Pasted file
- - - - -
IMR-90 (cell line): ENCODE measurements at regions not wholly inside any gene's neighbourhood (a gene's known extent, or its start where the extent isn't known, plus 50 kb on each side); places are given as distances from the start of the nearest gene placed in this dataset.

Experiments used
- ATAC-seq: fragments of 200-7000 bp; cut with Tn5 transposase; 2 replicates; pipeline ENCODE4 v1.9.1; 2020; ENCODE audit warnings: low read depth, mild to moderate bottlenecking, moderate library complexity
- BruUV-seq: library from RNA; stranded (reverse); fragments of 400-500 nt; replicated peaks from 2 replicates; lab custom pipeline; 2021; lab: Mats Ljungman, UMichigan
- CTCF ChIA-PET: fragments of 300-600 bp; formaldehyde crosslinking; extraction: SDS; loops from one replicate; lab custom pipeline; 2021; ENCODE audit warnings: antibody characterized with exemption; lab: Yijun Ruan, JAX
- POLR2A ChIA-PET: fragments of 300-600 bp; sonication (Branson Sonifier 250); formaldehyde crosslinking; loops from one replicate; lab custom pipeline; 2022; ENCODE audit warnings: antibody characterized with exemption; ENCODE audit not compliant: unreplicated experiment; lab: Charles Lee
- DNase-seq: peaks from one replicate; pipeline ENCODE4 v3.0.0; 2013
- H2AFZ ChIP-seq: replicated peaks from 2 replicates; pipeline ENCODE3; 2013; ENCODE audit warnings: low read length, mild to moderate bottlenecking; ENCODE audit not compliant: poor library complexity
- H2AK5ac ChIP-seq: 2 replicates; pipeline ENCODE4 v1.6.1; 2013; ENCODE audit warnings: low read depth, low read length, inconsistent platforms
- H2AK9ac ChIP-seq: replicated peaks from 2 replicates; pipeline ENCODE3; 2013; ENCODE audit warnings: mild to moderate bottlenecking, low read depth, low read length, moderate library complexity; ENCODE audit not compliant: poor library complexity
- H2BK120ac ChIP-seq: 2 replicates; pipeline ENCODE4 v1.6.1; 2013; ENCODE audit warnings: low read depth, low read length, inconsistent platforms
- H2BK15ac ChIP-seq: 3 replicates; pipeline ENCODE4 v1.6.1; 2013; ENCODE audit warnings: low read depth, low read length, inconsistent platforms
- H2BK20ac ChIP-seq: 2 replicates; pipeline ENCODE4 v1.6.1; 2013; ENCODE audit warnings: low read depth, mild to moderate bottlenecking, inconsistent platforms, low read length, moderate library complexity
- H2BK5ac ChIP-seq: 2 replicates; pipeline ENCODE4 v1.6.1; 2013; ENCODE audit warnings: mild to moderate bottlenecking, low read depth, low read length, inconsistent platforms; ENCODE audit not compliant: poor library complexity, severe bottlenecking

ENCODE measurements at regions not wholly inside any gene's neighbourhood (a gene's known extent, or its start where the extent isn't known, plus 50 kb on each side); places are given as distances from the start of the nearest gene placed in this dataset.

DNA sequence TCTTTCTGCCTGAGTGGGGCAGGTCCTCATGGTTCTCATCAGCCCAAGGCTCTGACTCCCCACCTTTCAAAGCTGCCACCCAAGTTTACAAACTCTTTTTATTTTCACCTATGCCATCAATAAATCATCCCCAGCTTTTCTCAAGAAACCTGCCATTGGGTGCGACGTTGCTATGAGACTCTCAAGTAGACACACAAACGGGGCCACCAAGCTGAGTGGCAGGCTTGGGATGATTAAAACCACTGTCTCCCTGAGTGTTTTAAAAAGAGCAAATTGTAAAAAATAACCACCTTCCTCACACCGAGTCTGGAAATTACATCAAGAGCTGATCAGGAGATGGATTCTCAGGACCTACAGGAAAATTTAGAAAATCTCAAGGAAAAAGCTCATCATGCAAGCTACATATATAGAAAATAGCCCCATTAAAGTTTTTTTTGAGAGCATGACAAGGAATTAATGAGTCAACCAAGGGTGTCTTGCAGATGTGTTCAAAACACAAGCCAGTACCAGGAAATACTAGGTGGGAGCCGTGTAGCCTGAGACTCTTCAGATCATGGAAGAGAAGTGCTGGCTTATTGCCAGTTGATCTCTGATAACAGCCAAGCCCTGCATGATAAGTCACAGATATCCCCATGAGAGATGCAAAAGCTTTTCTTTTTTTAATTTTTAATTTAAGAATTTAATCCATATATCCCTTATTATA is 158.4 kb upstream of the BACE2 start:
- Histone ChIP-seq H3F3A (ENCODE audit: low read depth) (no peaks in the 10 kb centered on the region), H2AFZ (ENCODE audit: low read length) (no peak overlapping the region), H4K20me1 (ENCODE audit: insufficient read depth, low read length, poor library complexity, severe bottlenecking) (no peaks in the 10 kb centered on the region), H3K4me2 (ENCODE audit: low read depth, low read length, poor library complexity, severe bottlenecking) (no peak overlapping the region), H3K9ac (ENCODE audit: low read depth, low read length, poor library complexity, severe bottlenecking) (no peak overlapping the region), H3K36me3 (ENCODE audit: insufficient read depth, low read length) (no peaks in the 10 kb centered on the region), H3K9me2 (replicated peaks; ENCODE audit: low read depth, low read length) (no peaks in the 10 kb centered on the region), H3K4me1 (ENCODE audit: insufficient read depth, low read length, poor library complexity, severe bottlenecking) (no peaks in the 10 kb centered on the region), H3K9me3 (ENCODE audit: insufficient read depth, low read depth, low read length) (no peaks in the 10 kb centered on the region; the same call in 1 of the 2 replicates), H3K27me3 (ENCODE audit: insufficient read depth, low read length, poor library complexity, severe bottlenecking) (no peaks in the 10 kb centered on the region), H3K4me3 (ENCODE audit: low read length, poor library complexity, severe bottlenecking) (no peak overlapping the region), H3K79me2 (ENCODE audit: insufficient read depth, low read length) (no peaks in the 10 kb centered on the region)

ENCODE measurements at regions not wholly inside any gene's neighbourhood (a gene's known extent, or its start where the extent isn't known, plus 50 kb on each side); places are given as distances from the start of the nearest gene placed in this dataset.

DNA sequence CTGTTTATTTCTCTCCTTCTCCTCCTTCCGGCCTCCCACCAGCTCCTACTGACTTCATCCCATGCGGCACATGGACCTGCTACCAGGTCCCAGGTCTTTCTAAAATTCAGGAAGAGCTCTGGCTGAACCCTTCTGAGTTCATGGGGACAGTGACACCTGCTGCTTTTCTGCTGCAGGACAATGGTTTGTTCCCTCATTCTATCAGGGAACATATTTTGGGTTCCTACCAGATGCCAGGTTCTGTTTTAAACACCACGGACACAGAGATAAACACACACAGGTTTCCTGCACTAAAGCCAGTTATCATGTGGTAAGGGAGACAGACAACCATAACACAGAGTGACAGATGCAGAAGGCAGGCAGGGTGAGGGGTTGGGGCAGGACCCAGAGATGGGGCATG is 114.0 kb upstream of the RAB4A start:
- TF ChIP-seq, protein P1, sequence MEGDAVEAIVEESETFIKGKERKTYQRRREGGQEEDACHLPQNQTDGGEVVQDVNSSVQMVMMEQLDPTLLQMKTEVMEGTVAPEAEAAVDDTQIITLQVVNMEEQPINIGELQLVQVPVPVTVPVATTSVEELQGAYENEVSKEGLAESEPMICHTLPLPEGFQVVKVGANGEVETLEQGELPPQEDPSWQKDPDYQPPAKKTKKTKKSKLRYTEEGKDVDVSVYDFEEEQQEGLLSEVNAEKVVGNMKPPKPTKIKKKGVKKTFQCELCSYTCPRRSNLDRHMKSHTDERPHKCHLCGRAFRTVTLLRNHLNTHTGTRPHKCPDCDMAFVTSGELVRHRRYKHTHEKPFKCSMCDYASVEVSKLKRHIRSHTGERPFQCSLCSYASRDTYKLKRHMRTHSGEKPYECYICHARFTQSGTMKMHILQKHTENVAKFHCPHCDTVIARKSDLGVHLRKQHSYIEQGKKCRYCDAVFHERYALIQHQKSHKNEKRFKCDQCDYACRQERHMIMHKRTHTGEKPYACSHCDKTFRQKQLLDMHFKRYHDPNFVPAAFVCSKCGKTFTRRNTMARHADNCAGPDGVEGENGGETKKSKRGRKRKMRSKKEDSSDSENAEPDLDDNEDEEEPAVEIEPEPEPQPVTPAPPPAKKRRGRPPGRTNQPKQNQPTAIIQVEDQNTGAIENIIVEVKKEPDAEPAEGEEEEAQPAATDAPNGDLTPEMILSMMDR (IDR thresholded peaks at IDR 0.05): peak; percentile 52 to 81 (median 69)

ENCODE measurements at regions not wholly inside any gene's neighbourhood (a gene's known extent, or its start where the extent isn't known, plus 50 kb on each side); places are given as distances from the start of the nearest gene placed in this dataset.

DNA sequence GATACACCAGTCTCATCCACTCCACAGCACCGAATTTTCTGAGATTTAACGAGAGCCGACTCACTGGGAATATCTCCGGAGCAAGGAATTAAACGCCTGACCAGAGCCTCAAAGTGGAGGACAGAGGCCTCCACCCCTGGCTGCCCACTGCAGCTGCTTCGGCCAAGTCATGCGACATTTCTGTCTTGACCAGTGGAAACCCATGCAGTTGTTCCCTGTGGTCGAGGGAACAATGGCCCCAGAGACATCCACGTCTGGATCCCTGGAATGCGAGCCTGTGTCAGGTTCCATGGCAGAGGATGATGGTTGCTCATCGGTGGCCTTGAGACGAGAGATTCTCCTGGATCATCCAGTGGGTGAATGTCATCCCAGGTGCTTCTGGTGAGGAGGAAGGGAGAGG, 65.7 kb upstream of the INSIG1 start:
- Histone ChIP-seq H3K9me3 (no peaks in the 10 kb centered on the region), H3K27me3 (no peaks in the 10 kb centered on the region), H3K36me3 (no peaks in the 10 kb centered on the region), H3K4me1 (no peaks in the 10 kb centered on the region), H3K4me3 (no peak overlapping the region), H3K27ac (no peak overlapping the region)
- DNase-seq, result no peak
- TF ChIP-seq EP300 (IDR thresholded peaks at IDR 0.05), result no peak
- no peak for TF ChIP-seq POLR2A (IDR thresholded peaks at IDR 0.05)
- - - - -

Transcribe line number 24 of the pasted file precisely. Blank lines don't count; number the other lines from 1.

- DNase-seq, result no peak